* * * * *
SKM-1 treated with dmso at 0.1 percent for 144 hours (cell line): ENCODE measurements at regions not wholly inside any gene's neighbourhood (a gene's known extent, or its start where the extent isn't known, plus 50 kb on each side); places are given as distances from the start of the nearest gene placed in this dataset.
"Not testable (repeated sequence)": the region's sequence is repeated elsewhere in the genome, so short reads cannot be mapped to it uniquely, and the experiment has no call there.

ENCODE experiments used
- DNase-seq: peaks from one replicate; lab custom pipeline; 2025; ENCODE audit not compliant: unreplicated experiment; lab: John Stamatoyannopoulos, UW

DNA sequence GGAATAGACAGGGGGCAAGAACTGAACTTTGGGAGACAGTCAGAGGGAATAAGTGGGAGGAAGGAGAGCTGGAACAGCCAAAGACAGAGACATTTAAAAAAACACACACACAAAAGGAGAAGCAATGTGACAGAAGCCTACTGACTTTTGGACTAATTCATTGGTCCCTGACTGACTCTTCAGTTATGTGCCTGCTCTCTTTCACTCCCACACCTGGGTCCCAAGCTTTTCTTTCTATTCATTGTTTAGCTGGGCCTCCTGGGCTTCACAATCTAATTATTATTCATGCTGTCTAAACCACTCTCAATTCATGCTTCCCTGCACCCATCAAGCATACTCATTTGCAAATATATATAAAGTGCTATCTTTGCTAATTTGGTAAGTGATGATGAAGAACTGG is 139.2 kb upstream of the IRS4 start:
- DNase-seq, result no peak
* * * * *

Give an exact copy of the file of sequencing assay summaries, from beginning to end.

SKM-1 treated with dmso at 0.1 percent for 144 hours (cell line): ENCODE measurements at regions not wholly inside any gene's neighbourhood (a gene's known extent, or its start where the extent isn't known, plus 50 kb on each side); places are given as distances from the start of the nearest gene placed in this dataset.
"Not testable (repeated sequence)": the region's sequence is repeated elsewhere in the genome, so short reads cannot be mapped to it uniquely, and the experiment has no call there.

ENCODE experiments used
- DNase-seq: peaks from one replicate; lab custom pipeline; 2025; ENCODE audit not compliant: unreplicated experiment; lab: John Stamatoyannopoulos, UW

DNA sequence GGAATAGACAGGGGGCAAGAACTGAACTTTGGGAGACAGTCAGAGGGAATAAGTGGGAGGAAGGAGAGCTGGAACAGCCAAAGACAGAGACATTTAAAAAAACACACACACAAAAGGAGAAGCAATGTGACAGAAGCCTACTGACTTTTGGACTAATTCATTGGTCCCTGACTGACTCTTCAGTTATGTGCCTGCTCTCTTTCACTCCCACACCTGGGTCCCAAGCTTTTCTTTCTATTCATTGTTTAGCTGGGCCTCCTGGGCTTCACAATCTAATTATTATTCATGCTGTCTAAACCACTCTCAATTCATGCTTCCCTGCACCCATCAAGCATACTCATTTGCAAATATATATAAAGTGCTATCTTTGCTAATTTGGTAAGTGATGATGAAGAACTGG is 139.2 kb upstream of the IRS4 start:
- DNase-seq, result no peak